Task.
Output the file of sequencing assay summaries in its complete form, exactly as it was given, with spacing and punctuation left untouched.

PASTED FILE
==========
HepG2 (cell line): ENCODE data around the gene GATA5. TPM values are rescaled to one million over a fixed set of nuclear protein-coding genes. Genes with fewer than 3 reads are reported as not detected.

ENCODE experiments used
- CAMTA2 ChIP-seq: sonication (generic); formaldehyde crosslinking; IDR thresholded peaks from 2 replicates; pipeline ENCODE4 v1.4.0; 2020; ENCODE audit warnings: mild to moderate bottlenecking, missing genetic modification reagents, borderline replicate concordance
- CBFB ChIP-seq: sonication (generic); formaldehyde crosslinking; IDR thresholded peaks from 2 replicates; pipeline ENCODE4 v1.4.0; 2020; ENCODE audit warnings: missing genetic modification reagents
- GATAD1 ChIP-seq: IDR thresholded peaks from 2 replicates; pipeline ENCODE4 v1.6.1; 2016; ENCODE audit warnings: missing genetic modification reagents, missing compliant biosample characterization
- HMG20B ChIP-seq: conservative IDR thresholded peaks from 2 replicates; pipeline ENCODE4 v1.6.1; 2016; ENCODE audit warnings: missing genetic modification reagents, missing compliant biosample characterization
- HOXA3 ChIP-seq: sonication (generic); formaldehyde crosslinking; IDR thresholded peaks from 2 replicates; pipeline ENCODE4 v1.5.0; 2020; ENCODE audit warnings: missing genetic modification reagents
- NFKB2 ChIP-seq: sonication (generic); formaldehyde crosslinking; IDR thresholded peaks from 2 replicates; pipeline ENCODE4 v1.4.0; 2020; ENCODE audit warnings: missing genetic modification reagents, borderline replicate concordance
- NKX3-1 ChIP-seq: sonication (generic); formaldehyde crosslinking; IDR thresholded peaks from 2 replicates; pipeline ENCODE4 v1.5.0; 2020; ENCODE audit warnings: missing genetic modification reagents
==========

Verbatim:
HepG2 (cell line): ENCODE data around the gene GATA5. TPM values are rescaled to one million over a fixed set of nuclear protein-coding genes. Genes with fewer than 3 reads are reported as not detected.

ENCODE experiments used
- CAMTA2 ChIP-seq: sonication (generic); formaldehyde crosslinking; IDR thresholded peaks from 2 replicates; pipeline ENCODE4 v1.4.0; 2020; ENCODE audit warnings: mild to moderate bottlenecking, missing genetic modification reagents, borderline replicate concordance
- CBFB ChIP-seq: sonication (generic); formaldehyde crosslinking; IDR thresholded peaks from 2 replicates; pipeline ENCODE4 v1.4.0; 2020; ENCODE audit warnings: missing genetic modification reagents
- GATAD1 ChIP-seq: IDR thresholded peaks from 2 replicates; pipeline ENCODE4 v1.6.1; 2016; ENCODE audit warnings: missing genetic modification reagents, missing compliant biosample characterization
- HMG20B ChIP-seq: conservative IDR thresholded peaks from 2 replicates; pipeline ENCODE4 v1.6.1; 2016; ENCODE audit warnings: missing genetic modification reagents, missing compliant biosample characterization
- HOXA3 ChIP-seq: sonication (generic); formaldehyde crosslinking; IDR thresholded peaks from 2 replicates; pipeline ENCODE4 v1.5.0; 2020; ENCODE audit warnings: missing genetic modification reagents
- NFKB2 ChIP-seq: sonication (generic); formaldehyde crosslinking; IDR thresholded peaks from 2 replicates; pipeline ENCODE4 v1.4.0; 2020; ENCODE audit warnings: missing genetic modification reagents, borderline replicate concordance
- NKX3-1 ChIP-seq: sonication (generic); formaldehyde crosslinking; IDR thresholded peaks from 2 replicates; pipeline ENCODE4 v1.5.0; 2020; ENCODE audit warnings: missing genetic modification reagents